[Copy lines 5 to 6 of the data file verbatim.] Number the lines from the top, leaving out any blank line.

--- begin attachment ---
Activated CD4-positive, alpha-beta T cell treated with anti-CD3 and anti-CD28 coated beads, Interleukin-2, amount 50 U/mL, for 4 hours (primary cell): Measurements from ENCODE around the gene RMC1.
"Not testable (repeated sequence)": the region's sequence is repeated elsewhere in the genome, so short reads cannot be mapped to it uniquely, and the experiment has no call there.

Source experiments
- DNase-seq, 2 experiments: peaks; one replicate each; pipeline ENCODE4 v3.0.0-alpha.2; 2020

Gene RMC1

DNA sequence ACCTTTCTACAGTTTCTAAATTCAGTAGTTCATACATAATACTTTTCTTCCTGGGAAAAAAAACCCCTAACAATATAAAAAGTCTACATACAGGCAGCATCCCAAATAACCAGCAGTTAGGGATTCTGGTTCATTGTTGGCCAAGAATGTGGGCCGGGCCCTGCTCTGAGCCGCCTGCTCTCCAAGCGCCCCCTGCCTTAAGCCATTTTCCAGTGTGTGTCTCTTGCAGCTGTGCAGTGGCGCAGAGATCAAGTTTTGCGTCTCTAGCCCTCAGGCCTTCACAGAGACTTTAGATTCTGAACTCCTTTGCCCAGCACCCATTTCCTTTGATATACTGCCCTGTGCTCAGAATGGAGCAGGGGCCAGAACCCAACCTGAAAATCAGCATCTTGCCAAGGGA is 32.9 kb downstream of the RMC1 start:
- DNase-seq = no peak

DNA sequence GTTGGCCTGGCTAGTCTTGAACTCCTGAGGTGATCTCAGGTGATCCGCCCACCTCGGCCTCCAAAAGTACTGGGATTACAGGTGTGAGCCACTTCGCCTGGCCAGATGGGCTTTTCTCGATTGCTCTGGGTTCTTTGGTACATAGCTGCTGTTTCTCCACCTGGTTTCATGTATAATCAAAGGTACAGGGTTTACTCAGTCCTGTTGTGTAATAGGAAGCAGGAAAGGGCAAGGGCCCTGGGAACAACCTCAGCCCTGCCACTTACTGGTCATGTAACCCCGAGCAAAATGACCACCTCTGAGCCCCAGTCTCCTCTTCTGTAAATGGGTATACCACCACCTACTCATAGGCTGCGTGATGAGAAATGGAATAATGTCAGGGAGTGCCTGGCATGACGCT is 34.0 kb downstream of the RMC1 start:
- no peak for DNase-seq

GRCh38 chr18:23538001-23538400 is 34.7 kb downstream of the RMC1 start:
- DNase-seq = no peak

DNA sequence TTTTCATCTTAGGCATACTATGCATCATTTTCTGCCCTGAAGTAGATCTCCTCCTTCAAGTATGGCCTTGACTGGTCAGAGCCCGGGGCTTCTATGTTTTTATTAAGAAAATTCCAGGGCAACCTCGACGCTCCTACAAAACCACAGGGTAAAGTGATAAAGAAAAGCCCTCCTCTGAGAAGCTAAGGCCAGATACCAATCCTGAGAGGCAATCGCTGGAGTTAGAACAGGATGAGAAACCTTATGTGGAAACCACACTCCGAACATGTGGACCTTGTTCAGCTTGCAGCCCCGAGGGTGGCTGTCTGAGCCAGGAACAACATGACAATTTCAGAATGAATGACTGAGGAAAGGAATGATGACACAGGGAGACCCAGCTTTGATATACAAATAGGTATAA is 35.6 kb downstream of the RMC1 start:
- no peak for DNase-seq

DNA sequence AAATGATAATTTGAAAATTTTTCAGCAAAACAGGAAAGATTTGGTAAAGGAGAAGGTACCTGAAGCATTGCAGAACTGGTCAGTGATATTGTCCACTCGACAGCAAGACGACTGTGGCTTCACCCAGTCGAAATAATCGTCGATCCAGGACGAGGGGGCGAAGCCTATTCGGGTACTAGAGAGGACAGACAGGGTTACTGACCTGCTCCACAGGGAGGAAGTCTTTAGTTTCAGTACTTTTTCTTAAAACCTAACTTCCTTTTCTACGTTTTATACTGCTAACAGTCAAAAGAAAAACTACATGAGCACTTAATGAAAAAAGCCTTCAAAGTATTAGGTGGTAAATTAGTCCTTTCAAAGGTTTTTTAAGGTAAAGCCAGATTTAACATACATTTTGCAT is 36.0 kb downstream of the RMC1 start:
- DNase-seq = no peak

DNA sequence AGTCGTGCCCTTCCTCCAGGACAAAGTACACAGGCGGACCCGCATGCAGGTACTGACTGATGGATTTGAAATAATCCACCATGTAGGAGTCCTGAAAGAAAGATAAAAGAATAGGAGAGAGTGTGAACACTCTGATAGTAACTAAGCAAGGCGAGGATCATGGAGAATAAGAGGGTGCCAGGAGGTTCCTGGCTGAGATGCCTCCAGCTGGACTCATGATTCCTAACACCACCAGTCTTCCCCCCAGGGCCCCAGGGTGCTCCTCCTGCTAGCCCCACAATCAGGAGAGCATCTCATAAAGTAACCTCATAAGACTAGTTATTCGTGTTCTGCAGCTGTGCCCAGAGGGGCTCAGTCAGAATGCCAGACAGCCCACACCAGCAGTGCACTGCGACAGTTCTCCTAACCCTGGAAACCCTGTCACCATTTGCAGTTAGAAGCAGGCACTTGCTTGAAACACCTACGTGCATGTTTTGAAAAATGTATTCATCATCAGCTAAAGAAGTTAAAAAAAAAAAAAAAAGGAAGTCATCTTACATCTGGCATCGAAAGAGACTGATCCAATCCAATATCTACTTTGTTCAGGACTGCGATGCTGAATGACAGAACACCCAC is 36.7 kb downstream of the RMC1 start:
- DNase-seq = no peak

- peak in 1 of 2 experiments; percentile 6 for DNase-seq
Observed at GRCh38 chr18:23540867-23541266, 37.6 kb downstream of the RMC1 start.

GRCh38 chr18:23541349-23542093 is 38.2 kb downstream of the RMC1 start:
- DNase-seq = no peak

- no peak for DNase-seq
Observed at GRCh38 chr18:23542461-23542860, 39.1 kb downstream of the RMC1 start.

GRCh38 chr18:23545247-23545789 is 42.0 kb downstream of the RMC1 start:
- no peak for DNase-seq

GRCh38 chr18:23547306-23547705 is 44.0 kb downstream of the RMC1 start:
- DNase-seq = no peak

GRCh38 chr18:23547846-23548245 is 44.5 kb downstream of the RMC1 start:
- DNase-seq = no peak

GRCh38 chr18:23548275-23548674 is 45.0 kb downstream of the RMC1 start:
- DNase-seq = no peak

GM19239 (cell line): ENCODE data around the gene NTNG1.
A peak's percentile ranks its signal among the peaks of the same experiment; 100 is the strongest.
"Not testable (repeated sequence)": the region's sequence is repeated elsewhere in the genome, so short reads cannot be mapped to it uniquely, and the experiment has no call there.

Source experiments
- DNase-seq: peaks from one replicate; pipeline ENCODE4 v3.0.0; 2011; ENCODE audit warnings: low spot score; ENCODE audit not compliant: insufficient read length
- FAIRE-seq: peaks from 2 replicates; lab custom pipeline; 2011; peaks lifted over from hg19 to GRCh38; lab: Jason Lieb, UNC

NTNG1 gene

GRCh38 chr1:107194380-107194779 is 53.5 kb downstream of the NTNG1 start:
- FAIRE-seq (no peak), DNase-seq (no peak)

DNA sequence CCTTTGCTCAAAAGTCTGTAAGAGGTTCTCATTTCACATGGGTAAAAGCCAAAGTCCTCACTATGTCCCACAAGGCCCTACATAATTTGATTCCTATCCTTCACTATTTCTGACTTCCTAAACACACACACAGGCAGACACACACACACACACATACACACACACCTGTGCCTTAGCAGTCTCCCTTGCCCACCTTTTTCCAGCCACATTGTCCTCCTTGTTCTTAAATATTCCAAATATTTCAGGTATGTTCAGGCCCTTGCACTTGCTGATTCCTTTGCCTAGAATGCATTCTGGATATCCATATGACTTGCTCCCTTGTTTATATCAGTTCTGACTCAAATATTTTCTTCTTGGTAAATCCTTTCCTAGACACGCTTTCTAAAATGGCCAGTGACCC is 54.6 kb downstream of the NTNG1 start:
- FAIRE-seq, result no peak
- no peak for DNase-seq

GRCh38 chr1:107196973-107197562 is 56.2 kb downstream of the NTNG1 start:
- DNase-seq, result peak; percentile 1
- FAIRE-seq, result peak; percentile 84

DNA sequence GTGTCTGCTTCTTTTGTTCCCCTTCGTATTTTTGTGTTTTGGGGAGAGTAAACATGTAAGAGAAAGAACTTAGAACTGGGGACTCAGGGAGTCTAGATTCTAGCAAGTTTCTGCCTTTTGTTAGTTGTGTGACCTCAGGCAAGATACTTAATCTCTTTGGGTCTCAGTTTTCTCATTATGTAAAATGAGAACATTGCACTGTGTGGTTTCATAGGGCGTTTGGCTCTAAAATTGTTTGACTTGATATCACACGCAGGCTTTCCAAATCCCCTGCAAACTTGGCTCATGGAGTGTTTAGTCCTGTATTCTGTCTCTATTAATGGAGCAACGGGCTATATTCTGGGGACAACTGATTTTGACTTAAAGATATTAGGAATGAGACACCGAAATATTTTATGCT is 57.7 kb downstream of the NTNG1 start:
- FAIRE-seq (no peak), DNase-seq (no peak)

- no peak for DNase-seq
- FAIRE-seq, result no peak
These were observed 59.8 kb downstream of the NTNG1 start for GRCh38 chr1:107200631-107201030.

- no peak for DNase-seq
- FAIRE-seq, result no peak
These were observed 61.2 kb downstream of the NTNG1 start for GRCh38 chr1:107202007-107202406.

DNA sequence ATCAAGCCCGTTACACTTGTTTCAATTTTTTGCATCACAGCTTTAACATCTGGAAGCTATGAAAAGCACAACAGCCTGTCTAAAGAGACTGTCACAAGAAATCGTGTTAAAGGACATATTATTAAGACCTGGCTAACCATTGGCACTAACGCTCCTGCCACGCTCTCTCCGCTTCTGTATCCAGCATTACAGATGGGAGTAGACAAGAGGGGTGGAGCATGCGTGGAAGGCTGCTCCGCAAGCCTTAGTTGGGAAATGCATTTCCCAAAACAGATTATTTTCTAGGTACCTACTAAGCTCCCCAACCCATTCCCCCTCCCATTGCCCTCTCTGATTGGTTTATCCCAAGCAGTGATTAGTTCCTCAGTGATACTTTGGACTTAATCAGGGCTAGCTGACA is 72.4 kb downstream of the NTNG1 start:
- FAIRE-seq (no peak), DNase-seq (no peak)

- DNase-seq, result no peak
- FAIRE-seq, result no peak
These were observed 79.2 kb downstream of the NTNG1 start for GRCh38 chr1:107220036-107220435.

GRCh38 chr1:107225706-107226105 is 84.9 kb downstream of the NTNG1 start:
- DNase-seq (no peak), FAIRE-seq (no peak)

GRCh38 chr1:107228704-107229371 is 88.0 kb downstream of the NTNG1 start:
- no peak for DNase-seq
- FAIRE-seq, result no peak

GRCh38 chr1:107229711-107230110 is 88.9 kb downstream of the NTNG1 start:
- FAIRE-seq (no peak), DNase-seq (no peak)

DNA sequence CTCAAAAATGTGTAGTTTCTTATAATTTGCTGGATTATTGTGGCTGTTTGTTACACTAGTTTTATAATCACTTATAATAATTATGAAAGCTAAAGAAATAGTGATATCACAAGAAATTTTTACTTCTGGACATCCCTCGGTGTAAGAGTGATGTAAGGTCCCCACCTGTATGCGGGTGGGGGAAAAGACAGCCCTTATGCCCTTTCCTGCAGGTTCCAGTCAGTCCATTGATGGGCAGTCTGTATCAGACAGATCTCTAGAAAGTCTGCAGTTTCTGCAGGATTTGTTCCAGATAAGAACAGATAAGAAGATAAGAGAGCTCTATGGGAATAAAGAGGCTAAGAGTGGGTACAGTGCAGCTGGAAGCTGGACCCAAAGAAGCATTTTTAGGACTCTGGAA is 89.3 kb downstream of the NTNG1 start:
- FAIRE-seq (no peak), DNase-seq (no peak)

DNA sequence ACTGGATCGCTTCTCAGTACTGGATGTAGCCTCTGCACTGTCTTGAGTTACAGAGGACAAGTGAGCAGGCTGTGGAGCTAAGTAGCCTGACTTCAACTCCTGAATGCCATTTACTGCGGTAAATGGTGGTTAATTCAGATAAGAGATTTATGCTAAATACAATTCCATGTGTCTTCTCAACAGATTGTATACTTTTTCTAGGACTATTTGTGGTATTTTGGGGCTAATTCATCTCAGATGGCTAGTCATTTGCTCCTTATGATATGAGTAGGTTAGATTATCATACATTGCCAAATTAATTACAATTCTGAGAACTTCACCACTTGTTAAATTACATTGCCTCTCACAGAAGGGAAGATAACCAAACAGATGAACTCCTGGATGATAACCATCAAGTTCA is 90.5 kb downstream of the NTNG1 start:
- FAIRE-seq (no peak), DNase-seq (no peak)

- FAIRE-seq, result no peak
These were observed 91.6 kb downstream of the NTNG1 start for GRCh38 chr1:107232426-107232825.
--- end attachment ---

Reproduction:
Gene RMC1

DNA sequence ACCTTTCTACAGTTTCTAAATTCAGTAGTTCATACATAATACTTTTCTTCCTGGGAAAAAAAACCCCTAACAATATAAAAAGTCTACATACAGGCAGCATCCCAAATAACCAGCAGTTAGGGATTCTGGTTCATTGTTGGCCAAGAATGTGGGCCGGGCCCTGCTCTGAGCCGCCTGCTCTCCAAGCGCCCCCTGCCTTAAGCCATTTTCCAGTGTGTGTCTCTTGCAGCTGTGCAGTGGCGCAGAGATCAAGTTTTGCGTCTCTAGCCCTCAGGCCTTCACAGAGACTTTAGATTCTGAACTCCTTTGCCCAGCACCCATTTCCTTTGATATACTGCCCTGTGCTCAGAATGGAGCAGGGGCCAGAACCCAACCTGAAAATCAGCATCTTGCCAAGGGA is 32.9 kb downstream of the RMC1 start: